Every Wednesday, I hope to find a new ‘weed’ to investigate. My only criterion will be that I will not have deliberately planted the subject of our inquiry. Who knows what we will find…..
Dear Readers, last year I decided to finally get my act together and plant some woodland bulbs. With the help of my husband I planted snowdrops and cyclamen, lily of the valley and bluebells, and some winter aconite. I had been hoping for a carpet of spring colour. Instead, I have exactly two winter aconites, and a small early crop of stinging nettles. Whether the squirrels have had the lot or they’re just late is anybody’s guess. So I was particularly pleased to spot this fine collection of yellow beauties in a church yard in Camden, not far from Regent’s Park.
Winter aconites are a member of the buttercup family, but they always remind me of tiny saffron waterlilies. In Suffolk (where they seem to be particularly abundant) they are known as ‘choirboys’ because the ruff of leaves rather resembles the neckline of a choirboy’s costume. The plant came originally from southern Europe and was apparently first introduced to the UK in 1596. By 1838 they were recorded in the wild, and are now seen in churchyards and verges, usually close to human habitation. However, there is a legend that winter aconites only grow where the blood of Roman soldiers was spilled, which implies that either the plants are time-travellers, or they were here a lot earlier than their documented first appearance. This Roman connection was a source of inspiration for the crime novelist Dorothy L.Sayers, who moved close to a Roman camp at Bluntisham, near Cambridge when she was a little girl, and was delighted by the winter aconites. When her father told her the story, her interest in ancient Rome was triggered. Although better known for her Sir Peter Wimsey detective novels, she became something of a classicist, and would explore this in her non-fiction work ‘The Lost Tools of Learning’, which advocated a return to the skills of logic, grammar and rhetoric. I can’t help wondering if, with the current level of political argument, she might have had a point.
Winter aconites are not actually members of the Aconite family but on the ever-informative Poison Garden website, John Robertson explains that the leaves look like those of the true aconites. This might also be why the plant has a reputation for being poisonous: all buttercups are poisonous to a degree, but true aconites, such as Monkshood (Aconitum napellus) are among the most toxic plants in the garden. I have only been able to find two documented cases of death through winter aconite poisoning, The first was an elderly German dachshund with a history of plant ingestion. The other is from the Plant Lives website, and mentions the death, in 1822, of the unfortunate Mrs Gorst, who is said to have harvested winter aconite tubers after mistaking them for horseradish. Suffice it to say that eating decorative garden plants is never a great idea for any creature, human or otherwise.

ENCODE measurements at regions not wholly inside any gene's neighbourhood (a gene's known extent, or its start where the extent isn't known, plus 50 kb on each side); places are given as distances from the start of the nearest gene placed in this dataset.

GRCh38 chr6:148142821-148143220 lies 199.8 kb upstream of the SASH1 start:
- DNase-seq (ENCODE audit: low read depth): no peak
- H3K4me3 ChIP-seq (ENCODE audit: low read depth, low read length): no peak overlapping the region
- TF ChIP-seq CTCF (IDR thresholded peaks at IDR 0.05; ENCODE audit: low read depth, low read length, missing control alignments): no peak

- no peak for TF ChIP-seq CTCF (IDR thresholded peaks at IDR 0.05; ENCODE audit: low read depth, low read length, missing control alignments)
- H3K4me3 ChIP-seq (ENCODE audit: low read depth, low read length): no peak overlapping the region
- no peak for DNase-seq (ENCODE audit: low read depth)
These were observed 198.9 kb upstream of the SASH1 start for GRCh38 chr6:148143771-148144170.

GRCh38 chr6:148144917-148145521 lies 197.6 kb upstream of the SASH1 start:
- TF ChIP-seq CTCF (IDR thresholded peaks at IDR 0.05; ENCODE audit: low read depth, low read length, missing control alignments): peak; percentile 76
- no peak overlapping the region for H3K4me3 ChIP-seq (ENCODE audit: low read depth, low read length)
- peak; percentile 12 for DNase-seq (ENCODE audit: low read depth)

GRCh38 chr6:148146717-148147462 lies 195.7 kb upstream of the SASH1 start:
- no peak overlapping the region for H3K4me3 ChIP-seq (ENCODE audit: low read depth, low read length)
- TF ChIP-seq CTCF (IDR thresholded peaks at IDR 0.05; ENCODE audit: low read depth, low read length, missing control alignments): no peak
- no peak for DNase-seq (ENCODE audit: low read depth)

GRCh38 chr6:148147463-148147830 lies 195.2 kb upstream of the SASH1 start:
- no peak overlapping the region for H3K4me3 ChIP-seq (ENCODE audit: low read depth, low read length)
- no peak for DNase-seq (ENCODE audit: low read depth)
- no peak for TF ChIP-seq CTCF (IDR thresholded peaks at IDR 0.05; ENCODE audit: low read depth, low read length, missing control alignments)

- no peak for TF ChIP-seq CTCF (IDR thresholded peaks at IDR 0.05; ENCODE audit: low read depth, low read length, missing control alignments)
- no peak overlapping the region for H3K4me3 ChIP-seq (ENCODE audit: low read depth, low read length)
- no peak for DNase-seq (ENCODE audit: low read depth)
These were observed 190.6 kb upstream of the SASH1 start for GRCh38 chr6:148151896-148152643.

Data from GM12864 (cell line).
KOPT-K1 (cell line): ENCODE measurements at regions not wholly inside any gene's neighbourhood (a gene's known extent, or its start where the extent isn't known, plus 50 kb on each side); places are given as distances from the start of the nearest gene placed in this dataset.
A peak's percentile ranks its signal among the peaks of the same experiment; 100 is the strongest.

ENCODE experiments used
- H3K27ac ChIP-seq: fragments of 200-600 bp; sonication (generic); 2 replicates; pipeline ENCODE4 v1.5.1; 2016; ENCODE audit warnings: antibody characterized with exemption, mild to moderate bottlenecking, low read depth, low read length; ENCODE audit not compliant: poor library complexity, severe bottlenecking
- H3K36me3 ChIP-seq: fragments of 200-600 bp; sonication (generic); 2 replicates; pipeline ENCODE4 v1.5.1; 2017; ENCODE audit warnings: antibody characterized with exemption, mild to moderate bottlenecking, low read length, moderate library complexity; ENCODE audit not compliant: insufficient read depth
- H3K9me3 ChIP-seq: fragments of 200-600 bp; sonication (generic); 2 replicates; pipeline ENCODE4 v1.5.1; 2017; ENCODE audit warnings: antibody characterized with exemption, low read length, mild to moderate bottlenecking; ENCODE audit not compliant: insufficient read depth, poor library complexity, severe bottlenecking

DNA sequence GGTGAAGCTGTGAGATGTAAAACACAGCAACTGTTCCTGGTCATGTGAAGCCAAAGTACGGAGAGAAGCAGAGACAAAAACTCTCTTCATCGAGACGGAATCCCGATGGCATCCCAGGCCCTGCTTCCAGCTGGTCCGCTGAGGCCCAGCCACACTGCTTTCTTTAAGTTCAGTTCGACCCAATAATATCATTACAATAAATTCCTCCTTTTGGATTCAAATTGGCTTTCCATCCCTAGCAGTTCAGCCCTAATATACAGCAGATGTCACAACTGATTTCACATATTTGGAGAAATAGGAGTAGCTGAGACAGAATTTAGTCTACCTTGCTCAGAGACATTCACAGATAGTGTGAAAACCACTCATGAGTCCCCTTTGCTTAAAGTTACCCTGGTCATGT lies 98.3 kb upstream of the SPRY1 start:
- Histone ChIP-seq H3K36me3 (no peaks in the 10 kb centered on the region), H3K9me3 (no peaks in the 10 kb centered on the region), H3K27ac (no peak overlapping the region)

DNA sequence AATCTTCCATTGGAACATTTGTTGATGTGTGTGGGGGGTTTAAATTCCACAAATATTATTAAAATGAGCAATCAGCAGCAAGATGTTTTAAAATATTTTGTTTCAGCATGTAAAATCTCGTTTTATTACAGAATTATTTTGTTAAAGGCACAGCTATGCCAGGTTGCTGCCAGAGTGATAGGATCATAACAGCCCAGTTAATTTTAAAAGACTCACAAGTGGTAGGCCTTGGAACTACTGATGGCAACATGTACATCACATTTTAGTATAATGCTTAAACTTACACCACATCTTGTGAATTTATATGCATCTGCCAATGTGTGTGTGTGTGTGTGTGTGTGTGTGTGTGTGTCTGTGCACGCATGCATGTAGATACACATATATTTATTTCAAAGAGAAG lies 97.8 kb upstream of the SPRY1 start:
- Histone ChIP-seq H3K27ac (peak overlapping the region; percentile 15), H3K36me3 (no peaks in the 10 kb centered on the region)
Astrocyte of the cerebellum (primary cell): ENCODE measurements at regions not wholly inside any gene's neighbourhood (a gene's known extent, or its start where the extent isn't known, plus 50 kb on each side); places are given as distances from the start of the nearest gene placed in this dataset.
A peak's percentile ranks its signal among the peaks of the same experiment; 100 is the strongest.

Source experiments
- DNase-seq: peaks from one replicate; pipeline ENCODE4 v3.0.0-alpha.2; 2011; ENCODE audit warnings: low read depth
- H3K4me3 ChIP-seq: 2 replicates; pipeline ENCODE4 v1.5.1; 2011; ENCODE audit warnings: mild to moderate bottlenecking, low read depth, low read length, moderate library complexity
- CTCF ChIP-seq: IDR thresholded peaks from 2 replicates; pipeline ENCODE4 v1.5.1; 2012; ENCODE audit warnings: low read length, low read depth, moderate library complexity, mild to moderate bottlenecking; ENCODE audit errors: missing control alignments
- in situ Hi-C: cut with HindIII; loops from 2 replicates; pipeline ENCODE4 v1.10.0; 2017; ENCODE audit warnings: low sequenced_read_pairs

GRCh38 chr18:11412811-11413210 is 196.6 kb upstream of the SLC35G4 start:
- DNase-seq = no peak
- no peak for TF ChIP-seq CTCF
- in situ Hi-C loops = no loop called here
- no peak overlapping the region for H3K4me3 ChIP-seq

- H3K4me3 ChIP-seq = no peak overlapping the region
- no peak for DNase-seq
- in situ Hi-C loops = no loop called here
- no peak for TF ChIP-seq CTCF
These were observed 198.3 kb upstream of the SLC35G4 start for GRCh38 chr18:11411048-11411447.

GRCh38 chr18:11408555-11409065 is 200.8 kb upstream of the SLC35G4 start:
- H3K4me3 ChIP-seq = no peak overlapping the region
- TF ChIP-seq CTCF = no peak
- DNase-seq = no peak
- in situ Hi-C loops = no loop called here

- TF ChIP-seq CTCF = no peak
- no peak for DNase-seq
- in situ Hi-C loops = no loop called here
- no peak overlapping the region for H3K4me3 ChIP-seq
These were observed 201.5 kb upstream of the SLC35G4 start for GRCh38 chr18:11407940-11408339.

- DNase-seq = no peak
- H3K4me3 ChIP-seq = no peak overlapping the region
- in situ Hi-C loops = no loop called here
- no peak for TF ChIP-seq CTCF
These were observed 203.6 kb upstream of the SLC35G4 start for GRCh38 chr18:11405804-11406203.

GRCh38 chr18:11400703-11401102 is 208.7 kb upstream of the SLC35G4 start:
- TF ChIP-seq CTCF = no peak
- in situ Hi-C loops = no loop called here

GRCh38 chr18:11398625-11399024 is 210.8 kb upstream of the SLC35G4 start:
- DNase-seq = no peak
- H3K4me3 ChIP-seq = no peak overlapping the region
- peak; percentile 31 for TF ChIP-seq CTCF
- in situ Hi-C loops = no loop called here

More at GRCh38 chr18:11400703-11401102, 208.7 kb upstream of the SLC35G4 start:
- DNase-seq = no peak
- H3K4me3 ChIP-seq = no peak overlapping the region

As one of the earliest flowering of all bulbs, winter aconite is a real boon in a woodland garden (or would be if it actually grew). They are known as spring ephemerals, because they take advantage of the light that filters through to the forest floor before the foliage appears on the trees, and disappear later in the year. In this, they mimic their close relative, the lesser celandine. Even snow does not deter the winter aconite. For the rest of the year, the plant hides beneath the leaf litter as a bulb, waiting for its moment of glory when everything else is still dormant.
Winter aconite has inspired a number of artists, including Sir Stanley Spencer, more famous for his figurative paintings involving his home village of Cookham. Here is a painting that he made on commission for the wife of the local vicar, the Reverend Canon Westropp. It was sold at Bonhams in 2013 for £51,650, and I suspect that this might have been a bargain. Spencer had always made studies of local flora to include in his landscape paintings, but the floral paintings were small and sold well. Spencer worked on some of these paintings between his more famous works, and seems to have taken a great deal of care over them: he commented that one of his plant pictures, ‘Magnolias’, was ‘as good as anything that I’ve ever done’. There is certainly a lot of love in ‘Winter Aconites’, painted in 1957, towards the end of Spencer’s life (he died in 1959).
And I would like to finish with a poem, because that’s always a good way to finish in my experience. The poet Freda Downie, who died in 1993, was born in Shooter’s Hill, evacuated to Northamptonshire, returned to London in time for the Blitz, left when it finished and with impeccable timing was brought back to London in time for the V1 and V2 rockets. I love her poem Aconites, which feels just right for this time of the year, and even mentions a blackbird.
“Winter holds fast,
But a little warmth escapes like sand
Through the closed fingers.
The error is annual and certain,
Letting the pygmy flowers
Make their prompt appearance
Under creaking trees.
They stand with serious faces, green ruffled,
As prim as Tudor portraits.
In the west
The greys and gleam slide in the wind
And only the descended blackbird
Augments the intrepid yellow.”
Photo One (Winter Aconites by Stanley Spencer) https://www.bonhams.com/auctions/20776/lot/69/
Freda Downie’s poem was published on the Greentapestry website here
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